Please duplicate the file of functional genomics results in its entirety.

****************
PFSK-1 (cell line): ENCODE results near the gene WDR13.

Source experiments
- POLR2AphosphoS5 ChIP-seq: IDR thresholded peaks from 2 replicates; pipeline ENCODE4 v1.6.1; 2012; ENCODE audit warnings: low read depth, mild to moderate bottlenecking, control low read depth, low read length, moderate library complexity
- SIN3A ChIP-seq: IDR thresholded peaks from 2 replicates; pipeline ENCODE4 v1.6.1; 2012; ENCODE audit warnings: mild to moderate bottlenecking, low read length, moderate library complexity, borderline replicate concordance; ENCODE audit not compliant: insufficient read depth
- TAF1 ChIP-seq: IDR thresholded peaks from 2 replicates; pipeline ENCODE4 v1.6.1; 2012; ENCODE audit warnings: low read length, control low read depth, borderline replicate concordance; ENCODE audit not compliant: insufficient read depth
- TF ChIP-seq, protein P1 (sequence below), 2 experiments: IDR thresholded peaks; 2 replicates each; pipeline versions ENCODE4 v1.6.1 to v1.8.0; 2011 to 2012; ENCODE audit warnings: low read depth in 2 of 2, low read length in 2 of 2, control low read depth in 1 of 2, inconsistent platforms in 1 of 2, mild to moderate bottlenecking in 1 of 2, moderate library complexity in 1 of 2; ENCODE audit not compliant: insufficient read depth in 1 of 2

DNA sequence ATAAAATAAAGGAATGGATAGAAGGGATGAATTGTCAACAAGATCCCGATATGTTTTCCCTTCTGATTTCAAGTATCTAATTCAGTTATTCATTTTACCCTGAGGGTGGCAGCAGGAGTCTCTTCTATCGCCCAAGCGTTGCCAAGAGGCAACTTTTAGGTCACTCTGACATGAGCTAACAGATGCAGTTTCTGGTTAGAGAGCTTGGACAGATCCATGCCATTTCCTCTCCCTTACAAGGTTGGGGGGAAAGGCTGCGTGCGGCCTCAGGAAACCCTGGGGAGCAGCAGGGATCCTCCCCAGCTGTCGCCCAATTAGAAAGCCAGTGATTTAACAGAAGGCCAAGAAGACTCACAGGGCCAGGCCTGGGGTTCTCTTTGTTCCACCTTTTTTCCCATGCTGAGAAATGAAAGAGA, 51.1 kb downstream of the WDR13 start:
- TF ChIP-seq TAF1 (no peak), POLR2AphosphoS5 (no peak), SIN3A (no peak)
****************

PFSK-1 (cell line): ENCODE results near the gene WDR13.

Source experiments
- POLR2AphosphoS5 ChIP-seq: IDR thresholded peaks from 2 replicates; pipeline ENCODE4 v1.6.1; 2012; ENCODE audit warnings: low read depth, mild to moderate bottlenecking, control low read depth, low read length, moderate library complexity
- SIN3A ChIP-seq: IDR thresholded peaks from 2 replicates; pipeline ENCODE4 v1.6.1; 2012; ENCODE audit warnings: mild to moderate bottlenecking, low read length, moderate library complexity, borderline replicate concordance; ENCODE audit not compliant: insufficient read depth
- TAF1 ChIP-seq: IDR thresholded peaks from 2 replicates; pipeline ENCODE4 v1.6.1; 2012; ENCODE audit warnings: low read length, control low read depth, borderline replicate concordance; ENCODE audit not compliant: insufficient read depth
- TF ChIP-seq, protein P1 (sequence below), 2 experiments: IDR thresholded peaks; 2 replicates each; pipeline versions ENCODE4 v1.6.1 to v1.8.0; 2011 to 2012; ENCODE audit warnings: low read depth in 2 of 2, low read length in 2 of 2, control low read depth in 1 of 2, inconsistent platforms in 1 of 2, mild to moderate bottlenecking in 1 of 2, moderate library complexity in 1 of 2; ENCODE audit not compliant: insufficient read depth in 1 of 2

DNA sequence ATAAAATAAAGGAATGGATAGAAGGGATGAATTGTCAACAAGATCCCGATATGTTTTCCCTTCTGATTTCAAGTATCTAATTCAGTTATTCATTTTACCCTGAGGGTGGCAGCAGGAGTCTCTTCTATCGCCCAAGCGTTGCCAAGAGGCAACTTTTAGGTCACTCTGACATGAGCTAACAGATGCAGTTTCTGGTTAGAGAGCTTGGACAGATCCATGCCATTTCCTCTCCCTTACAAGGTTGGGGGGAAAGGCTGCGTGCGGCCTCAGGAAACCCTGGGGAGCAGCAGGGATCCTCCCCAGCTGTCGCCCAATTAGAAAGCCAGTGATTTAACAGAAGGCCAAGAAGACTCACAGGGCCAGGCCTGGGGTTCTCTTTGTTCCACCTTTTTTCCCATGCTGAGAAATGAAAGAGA, 51.1 kb downstream of the WDR13 start:
- TF ChIP-seq TAF1 (no peak), POLR2AphosphoS5 (no peak), SIN3A (no peak)